I do have pals lined up for my plums as I am in a small city and of all my friends I'm the only one who grows fruit, or anything for that matter. I do have takers! It is amazing though to see a tree loaded with plums. Maybe its just a great year for my tree. Mrs. G

    Bookmark   June 13, 2013 at 5:27PM
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bamboo_rabbit(9A Inverness FL)

As for ideas...freeze, dehydrate them (dehydrated blueberries are wonderful) or make wine if you have enough. Donating the berries and produce if you have enough is a great way to see others enjoy the literal fruits of your labor.

    Bookmark   June 13, 2013 at 5:59PM
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glib(5.5)

Also, since no one mentioned, you ought to get a blueberry comb per picker. It goes a lot faster.

    Bookmark   June 13, 2013 at 7:44PM
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blazeaglory(10 SZ22/24 OC Ca)

Oh my god that looks so good!

    Bookmark   June 13, 2013 at 11:27PM
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treehugger101

Everyone who put up with my stupid questions and disaster is responsible for this gorgeous fruit. I thank you again! Mrs. G, I wish we lived close. I love plums!!! Glib, good idea about the blueberry comb. I have seen one somewhere but I could not figure out how to use it. I will do a Google search.
insteng, bamboo_rabbit, mark_roeder, larry_gene, glib, those are all great ideas. I live in a town pop 5,000 so I'll do some research on where some nursing homes might be. I'm so happy that I don't have to let the fruit rot. We have animals with a very special diet and believe it or not, all of this started because I needed to grow organics for them. I do not think certain stone fruits will be grown that way though now that I see what a battle it is even with sprays. But the berries will be. Any overage will go to us and then church, nursing home, retirement homes, etc. What a great bunch of generous folks are on this forum!

    Bookmark   June 14, 2013 at 6:55AM
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marknmt

I see that Raintree has the combs, and I saw one last fall at the local Ace Hardware.

    Bookmark   June 14, 2013 at 7:45AM
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glib(5.5)

which animals need blueberries, if you don't mind me asking?

    Bookmark   June 14, 2013 at 11:50AM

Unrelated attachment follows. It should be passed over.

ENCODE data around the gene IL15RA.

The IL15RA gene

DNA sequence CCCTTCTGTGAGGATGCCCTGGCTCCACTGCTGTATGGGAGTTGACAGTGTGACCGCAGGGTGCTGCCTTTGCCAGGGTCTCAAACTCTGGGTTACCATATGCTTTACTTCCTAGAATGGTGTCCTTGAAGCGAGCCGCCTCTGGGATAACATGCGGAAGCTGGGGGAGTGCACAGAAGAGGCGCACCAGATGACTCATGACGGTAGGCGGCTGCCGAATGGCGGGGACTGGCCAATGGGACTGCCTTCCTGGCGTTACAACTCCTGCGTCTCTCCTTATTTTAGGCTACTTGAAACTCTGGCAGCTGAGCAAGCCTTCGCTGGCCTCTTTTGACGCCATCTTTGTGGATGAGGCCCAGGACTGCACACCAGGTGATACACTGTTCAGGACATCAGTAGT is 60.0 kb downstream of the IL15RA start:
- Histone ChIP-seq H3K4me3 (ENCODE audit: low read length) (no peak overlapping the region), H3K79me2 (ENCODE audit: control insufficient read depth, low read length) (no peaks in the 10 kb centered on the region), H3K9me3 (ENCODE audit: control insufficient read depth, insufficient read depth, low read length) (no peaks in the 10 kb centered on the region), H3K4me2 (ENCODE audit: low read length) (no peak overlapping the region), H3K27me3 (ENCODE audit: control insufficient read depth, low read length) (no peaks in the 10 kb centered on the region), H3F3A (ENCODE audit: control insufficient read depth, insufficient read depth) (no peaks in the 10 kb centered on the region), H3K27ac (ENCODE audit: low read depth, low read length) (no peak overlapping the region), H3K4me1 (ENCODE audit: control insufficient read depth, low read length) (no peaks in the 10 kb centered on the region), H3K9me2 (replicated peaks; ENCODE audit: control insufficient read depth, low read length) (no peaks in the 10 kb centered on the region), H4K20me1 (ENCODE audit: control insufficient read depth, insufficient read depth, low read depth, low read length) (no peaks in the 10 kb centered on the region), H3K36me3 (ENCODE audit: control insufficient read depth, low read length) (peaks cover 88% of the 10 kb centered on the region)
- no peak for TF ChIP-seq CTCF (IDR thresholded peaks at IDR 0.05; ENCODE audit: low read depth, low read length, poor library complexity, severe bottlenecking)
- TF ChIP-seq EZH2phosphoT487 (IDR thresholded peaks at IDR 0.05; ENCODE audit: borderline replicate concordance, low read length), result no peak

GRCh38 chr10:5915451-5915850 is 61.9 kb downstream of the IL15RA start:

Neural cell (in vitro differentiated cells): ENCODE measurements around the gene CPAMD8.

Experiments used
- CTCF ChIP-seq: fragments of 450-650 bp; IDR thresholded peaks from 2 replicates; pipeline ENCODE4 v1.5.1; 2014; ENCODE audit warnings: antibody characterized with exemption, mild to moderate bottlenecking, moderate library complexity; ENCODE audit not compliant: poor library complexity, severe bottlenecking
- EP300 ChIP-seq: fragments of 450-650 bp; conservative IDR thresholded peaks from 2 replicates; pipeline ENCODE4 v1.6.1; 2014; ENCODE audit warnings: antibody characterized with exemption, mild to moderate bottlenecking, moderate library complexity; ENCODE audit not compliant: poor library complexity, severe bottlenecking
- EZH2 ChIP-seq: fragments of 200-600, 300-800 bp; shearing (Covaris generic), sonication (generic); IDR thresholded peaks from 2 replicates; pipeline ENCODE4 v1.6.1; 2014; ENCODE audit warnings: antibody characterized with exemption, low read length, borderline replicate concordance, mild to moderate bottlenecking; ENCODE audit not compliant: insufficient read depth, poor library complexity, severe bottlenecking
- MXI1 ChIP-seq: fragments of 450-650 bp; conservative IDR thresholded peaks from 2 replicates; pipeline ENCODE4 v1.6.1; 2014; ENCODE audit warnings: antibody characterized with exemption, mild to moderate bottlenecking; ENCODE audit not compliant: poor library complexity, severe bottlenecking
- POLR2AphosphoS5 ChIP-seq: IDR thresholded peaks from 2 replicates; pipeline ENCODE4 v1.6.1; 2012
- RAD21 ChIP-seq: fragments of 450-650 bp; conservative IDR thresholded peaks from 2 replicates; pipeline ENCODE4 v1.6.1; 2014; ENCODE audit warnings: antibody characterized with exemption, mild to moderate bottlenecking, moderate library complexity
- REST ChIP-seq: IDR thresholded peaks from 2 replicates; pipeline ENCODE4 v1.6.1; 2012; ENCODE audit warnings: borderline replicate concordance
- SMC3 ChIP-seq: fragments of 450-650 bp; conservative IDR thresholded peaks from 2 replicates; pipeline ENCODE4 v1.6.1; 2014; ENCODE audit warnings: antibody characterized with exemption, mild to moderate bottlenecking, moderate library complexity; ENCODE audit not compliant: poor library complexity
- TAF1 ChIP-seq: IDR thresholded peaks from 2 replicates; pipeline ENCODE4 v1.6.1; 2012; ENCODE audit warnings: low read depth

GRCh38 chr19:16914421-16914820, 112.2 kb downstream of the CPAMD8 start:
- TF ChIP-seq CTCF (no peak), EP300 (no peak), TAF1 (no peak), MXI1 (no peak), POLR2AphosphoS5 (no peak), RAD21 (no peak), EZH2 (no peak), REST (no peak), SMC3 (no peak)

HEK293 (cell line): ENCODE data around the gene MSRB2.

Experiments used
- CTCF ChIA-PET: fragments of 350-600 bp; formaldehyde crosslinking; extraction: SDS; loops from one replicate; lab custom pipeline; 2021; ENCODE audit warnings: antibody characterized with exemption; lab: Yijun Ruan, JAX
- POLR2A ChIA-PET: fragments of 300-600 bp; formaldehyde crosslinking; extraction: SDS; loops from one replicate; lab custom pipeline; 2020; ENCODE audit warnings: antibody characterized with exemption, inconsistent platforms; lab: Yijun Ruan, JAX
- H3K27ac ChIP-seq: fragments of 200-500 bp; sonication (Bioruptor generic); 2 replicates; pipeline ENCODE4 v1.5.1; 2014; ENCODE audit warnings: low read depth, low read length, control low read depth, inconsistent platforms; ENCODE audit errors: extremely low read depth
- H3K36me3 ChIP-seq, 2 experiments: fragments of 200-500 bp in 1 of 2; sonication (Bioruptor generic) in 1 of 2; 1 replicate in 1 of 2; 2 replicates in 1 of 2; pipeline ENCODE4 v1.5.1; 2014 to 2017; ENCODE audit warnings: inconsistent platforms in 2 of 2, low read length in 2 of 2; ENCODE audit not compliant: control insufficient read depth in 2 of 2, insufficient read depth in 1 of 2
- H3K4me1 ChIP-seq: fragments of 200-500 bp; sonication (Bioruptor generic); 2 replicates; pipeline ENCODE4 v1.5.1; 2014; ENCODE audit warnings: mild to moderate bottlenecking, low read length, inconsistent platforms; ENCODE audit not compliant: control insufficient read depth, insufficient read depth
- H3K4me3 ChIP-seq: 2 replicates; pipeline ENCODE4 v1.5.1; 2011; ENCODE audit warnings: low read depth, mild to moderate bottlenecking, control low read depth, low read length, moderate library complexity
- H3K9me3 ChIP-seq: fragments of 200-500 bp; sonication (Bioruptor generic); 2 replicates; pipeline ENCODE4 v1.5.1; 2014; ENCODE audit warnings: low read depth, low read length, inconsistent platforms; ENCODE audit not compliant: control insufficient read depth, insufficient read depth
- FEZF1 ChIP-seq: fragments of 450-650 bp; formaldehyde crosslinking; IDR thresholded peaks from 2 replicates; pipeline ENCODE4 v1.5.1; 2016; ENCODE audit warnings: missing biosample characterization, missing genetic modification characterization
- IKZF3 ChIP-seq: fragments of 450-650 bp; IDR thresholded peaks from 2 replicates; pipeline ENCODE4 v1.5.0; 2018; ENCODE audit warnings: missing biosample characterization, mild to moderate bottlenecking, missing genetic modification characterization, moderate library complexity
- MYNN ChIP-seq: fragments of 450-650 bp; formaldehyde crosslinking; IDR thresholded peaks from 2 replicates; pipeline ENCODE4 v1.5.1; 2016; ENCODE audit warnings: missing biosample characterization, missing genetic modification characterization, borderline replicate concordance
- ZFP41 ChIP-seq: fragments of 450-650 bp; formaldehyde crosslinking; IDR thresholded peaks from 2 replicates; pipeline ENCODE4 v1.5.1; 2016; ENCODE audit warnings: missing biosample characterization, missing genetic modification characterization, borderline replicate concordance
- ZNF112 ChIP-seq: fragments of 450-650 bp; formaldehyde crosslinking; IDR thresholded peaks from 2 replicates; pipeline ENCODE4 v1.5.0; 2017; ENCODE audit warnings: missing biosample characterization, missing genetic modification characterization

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treehugger101

Bearded dragons. I am a professional breeder. They need blueberries, kiwi, raspberries, strawberries, blackberries and other fruits (and tons of veggies). I was buying organic but the price has just gotten too much. So, now we grow.

    Bookmark   June 14, 2013 at 12:40PM
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mrsg47(7)

Googles bearded dragons. OMG! They are amazing colors and the number 1 selling pet today! Congrats! I'd feed them my extra plums! Mrs. g

    Bookmark   June 14, 2013 at 1:01PM
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Michael

I macerate the strawberries to a mush, fill up Freezer bags with it and blend with apple juice all Winter and into the Spring. Yummy, apple strawberry juice! Macerating sure cuts down on the used freezer space.

If growing blues, I concur, freeze them whole.

Of course, being generous and sharing your bounty with those in need is certainly a noble gesture well worth your time.

    Bookmark   June 14, 2013 at 3:28PM
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TheDerek

Vacuum seal and freeze or dehydrate and then vacuum seal and freeze is a great way to store fruits.

    Bookmark   June 14, 2013 at 4:17PM
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glib(5.5)

wow! I would send you seeds of my super-productive italian chicories, they would give you much of the greens you need. But you can find them also on several sites. Here is a list of greens (since they need mostly greens) that require no work, germinate easily, and self-seed. For fruits, you could check tromboncino, and serve it when the squash is about two feet long.

bekana (similar to many other brassicas recommended for dragons)
cutting chicory (similar to escarole)
red giant mustard (brassica)
real dandelion greens (dandelion greens are just another chicory)
arugula (brassica) will give you two crops in a season, the second by self-cropping
purslane

    Bookmark   June 14, 2013 at 5:20PM
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jayco(5b NY)

Invest in a large chest freezer. It will be worth it! Nice fruit, MMMM.

    Bookmark   June 14, 2013 at 7:39PM